Shane Kabanaugh and Randie Camp are former CWRTP research assistants, and Yuk (Erica) Pang is a current CWRTP research assistant. The three graduate students, as well as Janet Melby (CWRTP program manager and human development and family studies adjunct professor), presented their research on Wednesday, November 2, 2016. The research, titled "Infant Reunification: The Role of Kinship Placements and Parental Substance Abuse," focuses on infants who are placed with relatives in the foster care system. The infants in the study were removed from the home after parental substance abuse.
CWRTP staff have recently completed two data analysis projects that will help the Iowa Department of Human Services' Child Support Recovery Unit (CSRU) improve collections. The Payment Analysis project identifies parents who are at risk of falling behind on child support payments, and the Arrears project identifies parents behind on payments who are most likely to get back on track. Both projects use predictive modeling to help CSRU field staff prioritize which cases to work on, either by contacting risky payors in advance, or by encouraging parents in arrears to pay more consistently.
CSRU program planner Shannon Thill says the research will help field staff take a more proactive approach to their cases. "Instead of waiting for them to fall behind, we can contact the parents most likely to get behind and encourage them to stay on track. That helps us develop relationships that will ensure steady payments for years to come." The next step will be to pilot these proactive approaches in select field offices, before implementing them statewide.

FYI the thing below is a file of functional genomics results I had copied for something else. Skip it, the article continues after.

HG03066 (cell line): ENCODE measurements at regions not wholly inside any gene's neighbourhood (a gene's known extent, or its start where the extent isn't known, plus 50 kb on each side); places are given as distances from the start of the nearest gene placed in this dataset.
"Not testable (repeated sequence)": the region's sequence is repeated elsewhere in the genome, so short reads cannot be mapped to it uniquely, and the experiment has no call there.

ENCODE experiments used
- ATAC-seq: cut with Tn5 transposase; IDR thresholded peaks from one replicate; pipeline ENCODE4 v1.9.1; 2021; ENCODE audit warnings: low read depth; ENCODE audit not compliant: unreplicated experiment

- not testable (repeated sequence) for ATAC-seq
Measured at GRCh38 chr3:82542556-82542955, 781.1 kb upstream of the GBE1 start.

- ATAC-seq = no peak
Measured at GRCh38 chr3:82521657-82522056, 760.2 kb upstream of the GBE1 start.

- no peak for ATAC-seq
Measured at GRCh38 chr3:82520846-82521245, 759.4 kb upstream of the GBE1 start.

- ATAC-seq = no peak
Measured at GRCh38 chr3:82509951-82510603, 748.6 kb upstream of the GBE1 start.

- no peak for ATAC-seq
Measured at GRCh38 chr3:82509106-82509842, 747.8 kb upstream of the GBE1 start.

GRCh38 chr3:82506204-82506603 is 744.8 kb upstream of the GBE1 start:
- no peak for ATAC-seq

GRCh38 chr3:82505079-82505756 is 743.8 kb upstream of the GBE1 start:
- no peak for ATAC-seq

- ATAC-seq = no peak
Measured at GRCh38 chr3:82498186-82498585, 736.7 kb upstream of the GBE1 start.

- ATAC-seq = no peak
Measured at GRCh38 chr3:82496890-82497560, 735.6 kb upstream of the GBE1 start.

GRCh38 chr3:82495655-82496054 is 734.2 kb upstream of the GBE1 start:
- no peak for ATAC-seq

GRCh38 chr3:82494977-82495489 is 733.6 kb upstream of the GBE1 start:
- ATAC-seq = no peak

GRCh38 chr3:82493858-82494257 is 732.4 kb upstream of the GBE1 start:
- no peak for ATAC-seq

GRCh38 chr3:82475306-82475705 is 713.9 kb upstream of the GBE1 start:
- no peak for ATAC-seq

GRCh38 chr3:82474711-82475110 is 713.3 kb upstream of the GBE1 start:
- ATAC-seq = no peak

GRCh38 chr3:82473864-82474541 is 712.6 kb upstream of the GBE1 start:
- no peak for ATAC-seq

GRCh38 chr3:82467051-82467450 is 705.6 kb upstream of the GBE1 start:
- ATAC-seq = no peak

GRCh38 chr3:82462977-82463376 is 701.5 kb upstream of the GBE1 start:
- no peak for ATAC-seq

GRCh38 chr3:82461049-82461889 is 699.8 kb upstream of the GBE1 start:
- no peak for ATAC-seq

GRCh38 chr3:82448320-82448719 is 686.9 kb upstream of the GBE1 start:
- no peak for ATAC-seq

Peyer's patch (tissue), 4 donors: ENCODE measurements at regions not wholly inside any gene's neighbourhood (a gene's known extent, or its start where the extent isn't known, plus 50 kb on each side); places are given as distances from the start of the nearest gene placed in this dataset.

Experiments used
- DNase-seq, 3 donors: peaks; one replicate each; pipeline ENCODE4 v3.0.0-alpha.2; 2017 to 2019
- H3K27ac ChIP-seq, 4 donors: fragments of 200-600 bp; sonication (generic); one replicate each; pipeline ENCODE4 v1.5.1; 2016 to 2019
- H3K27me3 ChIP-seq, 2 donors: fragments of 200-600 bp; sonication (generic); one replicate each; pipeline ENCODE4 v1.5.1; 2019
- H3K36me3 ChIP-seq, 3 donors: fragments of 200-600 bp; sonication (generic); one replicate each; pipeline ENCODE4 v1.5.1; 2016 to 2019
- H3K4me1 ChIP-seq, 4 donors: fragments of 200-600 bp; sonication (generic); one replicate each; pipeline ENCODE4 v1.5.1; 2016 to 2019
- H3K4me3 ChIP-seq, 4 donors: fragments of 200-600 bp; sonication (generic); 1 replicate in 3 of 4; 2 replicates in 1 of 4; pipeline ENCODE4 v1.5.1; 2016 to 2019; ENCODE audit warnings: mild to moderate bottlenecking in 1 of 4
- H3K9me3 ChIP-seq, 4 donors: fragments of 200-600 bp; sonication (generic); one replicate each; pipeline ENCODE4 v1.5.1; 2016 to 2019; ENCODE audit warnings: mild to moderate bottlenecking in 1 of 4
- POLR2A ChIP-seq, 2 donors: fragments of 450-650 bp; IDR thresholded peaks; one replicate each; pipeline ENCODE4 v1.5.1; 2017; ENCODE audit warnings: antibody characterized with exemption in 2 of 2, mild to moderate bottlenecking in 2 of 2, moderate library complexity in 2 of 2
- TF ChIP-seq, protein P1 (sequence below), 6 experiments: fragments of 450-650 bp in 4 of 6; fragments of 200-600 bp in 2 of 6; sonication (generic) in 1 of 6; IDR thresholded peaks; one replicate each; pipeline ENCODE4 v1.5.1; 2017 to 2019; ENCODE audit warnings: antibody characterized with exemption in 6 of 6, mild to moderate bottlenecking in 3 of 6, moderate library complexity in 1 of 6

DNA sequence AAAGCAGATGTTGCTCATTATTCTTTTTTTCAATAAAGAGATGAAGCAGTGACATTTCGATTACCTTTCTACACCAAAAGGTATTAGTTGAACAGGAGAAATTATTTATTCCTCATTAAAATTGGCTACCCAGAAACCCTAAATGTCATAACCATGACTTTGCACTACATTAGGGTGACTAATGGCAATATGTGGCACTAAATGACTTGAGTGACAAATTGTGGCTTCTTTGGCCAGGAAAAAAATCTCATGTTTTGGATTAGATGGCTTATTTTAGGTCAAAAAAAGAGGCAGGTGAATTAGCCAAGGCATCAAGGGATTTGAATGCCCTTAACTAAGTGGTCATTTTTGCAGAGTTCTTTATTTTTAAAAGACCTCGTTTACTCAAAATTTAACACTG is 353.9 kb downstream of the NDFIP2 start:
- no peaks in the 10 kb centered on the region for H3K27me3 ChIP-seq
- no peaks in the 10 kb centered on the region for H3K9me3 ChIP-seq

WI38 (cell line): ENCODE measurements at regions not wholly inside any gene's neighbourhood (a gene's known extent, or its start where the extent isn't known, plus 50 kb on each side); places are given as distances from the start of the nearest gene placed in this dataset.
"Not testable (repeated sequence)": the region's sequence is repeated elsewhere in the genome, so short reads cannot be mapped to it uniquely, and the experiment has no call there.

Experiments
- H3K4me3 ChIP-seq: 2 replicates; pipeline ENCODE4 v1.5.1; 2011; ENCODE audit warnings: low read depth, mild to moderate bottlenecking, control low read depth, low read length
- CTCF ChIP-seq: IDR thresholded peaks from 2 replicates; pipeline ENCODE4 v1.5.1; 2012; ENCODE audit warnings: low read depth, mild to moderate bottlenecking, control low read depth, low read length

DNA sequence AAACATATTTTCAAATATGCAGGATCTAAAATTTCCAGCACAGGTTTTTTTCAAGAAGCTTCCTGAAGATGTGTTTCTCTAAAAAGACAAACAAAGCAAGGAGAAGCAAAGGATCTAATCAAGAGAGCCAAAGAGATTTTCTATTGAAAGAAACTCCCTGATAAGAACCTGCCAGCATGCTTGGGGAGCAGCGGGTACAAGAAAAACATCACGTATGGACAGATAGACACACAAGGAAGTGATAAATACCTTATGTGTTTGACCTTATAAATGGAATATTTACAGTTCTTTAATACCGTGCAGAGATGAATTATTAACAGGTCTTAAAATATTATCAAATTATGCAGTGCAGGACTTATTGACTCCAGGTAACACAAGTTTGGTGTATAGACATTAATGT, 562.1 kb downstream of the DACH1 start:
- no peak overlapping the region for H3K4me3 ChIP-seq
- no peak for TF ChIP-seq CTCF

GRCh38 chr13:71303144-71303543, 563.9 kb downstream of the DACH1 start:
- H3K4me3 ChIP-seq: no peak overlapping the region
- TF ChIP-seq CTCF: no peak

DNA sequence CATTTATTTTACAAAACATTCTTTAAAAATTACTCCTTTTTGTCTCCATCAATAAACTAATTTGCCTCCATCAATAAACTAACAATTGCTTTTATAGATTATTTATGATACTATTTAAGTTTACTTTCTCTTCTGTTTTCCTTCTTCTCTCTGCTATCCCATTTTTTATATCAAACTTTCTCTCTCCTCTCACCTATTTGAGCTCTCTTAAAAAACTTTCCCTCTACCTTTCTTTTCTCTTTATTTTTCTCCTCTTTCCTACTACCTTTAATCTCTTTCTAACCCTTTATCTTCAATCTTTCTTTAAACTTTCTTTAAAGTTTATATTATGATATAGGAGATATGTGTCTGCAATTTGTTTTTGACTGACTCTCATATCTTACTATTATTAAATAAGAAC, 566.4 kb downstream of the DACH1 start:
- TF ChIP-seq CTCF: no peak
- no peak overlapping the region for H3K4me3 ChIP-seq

Both projects succeeded thanks to extensive collaboration between CSRU staff with knowledge of field operations, and the CWRTP data analysts who developed the predictive models - graduate assistants Feng Zhao, Dong Zhang, and Chen Peng, statistician Erkuan Wang, and Director Jan Melby.
Graduate assistants present research
CWRTP graduate assistants presented their research findings Wednesday in a poster session at the ISU Alumni Center. The session followed the final event of the Future of Healthy Families Lecture Series, sponsored by the College of Human Sciences.
Emily Sorenson, Carlee Konz, Shane Kavanaugh, Feng Zhao, Maria Alacazar-Zuniga, Kyuho Lee, and Erica Pang discussed their research projects with the assembled guests. Our GAs play an important role in the research CWRTP conducts for the Iowa Department of Human Services. Thanks for your help, and congratulations on another successful semester!